“European Space Agency – Rosetta Mission”
Thursday 12th May 2016
Lecture Starts at 6.00 pm
Speaker: Dr Paolo Ferri, Head of the Mission Operations Department at the ESA
Venue: Conference Room – Restaurant, Marshall Aerospace and Defence Group, Cambridge Airport, Newmarket Road, Cambridge CB5 8RX (SATNAV: CB5 8RY)
IMPORTANT SECURITY INFORMATION
Due to increased security at Marshall, it is necessary for all visitors to pre-register;
All visitors are advised to bring a copy of their passport along to the lecture. Please note: Non-British visitors are kindly requested to e-mail a copy of their passport in advance of the lecture to firstname.lastname@example.org
Parking is available in Cambridge Airport Visitors Car Park (including Disabled Parking in front of ‘Arrival and Departure’ entrance).
Access to Conference Room is via Cambridge Airport ‘Arrival and Departure’ entrance situated in Visitors Car Park.
The International Rosetta Mission was launched on 2nd March 2004 on its 10 year journey to rendezvous with comet Churyumov-Gerasimenko. Rosetta finally reached its target comet in August 2014. On 12th November 2014 it delivered a small lander, Philae, onto the surface of the comet. Philae survived the landing and operated for about 2.5 days on the surface, before running out of battery power. The Rosetta orbiter mission continued and is still on-going, observing and measuring the comet nucleus during its journey around the Sun. The mission will be terminated in September 2016, after more than two years of science operations, with a planned “touch down of the spacecraft onto the surface of the comet.
Rosetta is the first mission in the history of spaceflight to rendezvous with a comet nucleus and drop a lander module onto its surface. The landing event attracted the attention of the whole world and the mission was nominated among the top scientific events of 2014 by scientific journals and magazines like Science, Physics World and Nature.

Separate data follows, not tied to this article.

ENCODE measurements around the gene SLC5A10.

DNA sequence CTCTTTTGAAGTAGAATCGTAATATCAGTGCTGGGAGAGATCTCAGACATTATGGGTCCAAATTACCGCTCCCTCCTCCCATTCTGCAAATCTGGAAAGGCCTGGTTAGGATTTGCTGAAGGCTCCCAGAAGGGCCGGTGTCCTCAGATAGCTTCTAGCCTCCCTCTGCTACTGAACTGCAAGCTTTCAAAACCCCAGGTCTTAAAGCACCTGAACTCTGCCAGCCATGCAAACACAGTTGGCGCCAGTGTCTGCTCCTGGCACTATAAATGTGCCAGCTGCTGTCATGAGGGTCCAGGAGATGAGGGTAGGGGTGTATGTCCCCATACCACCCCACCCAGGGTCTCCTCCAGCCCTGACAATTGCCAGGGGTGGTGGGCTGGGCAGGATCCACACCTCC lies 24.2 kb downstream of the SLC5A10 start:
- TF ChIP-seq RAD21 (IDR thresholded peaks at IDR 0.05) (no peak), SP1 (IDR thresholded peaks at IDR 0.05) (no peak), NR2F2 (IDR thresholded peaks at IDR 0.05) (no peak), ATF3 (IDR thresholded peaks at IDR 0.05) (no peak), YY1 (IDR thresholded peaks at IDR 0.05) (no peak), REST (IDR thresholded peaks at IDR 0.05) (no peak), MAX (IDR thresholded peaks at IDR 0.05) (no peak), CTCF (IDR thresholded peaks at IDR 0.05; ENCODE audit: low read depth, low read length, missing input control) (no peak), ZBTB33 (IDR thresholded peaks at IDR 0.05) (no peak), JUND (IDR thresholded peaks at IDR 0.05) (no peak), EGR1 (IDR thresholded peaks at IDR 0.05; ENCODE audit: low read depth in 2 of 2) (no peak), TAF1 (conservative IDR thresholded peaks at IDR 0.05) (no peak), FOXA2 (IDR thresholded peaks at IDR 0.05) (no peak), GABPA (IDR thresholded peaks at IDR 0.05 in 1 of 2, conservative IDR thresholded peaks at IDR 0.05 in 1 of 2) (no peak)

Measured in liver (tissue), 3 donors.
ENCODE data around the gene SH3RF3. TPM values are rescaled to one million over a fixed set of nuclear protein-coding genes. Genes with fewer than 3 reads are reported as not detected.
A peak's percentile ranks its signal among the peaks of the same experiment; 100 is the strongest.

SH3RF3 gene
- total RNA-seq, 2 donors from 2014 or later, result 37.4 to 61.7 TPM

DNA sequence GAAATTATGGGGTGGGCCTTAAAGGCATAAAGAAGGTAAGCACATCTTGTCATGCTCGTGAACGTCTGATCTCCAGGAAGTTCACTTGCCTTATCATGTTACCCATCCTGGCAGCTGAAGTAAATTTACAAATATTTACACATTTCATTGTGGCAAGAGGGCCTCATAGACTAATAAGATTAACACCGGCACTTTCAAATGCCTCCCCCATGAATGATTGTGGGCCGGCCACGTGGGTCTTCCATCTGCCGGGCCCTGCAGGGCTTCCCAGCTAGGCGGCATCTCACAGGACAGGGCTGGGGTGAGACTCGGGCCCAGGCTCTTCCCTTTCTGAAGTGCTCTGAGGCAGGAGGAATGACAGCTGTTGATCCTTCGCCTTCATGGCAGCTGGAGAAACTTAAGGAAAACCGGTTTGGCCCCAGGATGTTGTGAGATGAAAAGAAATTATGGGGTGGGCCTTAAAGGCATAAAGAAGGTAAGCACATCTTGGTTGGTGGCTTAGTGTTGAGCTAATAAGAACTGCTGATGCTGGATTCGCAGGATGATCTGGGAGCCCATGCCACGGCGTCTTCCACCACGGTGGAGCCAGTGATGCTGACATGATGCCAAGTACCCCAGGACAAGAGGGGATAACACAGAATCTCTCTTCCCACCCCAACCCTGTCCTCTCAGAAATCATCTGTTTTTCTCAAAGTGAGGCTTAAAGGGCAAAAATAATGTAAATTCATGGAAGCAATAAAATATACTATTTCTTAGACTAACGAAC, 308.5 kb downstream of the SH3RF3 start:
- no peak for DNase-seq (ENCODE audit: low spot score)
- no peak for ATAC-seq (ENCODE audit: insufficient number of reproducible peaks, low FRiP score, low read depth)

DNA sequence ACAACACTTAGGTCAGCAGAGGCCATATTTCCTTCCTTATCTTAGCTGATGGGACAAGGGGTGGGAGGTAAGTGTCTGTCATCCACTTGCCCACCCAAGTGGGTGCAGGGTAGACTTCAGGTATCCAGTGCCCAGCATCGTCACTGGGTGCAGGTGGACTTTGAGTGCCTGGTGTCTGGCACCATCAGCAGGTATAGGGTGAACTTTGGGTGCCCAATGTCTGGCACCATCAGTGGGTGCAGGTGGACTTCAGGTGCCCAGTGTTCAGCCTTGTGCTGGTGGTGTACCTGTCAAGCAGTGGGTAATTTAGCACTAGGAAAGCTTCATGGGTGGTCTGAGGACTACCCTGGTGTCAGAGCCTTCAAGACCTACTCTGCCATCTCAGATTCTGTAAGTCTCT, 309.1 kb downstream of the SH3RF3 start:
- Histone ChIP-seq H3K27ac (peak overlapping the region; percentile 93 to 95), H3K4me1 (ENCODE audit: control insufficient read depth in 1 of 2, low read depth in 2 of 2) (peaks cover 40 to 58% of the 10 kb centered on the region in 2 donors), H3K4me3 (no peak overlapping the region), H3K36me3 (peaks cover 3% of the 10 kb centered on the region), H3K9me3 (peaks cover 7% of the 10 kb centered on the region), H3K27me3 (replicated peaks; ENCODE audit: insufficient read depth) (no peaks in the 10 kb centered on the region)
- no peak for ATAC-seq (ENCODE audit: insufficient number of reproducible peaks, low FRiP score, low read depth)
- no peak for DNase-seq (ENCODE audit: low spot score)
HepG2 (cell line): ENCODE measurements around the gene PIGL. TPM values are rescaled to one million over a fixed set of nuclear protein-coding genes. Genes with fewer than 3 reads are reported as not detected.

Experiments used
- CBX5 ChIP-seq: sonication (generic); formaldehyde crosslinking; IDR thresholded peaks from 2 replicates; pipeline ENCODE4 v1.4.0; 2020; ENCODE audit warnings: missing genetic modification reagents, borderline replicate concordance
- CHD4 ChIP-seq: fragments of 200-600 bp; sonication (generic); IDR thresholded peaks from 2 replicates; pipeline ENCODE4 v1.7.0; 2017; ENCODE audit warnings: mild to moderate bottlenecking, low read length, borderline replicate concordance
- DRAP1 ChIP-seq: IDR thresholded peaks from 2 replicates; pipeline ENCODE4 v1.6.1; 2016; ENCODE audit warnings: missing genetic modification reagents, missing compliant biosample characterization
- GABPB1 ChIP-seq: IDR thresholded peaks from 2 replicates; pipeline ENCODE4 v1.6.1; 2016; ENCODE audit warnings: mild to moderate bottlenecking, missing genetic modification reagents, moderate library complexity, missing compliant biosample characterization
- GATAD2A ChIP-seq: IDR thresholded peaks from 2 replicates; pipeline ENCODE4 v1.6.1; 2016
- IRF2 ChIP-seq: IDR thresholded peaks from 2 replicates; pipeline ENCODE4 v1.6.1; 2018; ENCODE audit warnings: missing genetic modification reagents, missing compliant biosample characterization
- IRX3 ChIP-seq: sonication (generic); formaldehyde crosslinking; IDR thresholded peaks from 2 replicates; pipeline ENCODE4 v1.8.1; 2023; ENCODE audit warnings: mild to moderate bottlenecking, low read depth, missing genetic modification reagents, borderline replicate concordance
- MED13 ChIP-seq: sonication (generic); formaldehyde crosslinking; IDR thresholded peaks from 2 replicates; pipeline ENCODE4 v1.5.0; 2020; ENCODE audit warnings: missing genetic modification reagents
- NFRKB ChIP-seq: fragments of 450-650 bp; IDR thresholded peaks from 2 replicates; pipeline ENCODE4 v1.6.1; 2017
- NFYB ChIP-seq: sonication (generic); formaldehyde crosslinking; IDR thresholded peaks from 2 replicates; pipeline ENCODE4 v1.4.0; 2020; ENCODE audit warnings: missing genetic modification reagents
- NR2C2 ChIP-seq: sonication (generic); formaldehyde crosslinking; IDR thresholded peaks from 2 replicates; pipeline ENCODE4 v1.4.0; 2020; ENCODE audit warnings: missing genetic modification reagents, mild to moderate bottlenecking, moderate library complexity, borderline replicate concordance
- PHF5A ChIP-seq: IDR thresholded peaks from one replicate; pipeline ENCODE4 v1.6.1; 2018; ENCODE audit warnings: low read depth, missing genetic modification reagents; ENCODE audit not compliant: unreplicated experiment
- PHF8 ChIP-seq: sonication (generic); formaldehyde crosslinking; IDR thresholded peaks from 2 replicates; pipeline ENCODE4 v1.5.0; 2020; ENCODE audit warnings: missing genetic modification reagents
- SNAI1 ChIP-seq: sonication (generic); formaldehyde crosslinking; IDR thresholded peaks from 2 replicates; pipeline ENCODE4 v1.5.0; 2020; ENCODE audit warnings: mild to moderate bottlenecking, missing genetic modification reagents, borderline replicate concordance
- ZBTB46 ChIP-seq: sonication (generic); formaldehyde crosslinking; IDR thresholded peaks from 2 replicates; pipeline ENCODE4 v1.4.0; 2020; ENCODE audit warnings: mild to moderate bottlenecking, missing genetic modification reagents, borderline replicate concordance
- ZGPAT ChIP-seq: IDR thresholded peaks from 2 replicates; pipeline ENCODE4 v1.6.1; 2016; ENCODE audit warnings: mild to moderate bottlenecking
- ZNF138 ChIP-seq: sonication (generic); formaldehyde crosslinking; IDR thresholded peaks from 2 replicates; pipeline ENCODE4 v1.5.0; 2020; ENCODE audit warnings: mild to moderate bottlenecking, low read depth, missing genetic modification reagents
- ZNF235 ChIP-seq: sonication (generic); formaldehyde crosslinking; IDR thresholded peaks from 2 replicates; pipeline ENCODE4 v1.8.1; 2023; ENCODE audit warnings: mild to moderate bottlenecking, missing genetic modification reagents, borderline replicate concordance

From an operations engineering point of view the challenges of this mission were enormous. Flying in the proximity of the nucleus required the development of an accurate model of the comet and the forces acting on the spacecraft that it generates. This had to be done while the spacecraft was already flying in this unknown environment, a highly risky and unconventional way of flying in space. Rosetta had very little time from the moment of arrival in proximity of the comet, in early August, to the moment of Philae’s landing, on 12th November, to observe the nucleus, identify potential landing sites, develop a landing strategy and select the final candidate. The landing operations at a distance of 511 million kilometers from Earth had to be fully automated and programmed on the basis of predictions from several hours before the event.
This lecture will briefly summarize the objectives of the mission and the most important milestones of the 10 year interplanetary cruise, before concentrating on the most spectacular and critical events: the arrival at the comet, the challenges of developing the comet model while orbiting it, and of course the landing. An overview of the scientific operations around the comet and of the future plans will be provided, including the upcoming activities for the termination of this extremely challenging and unique space mission.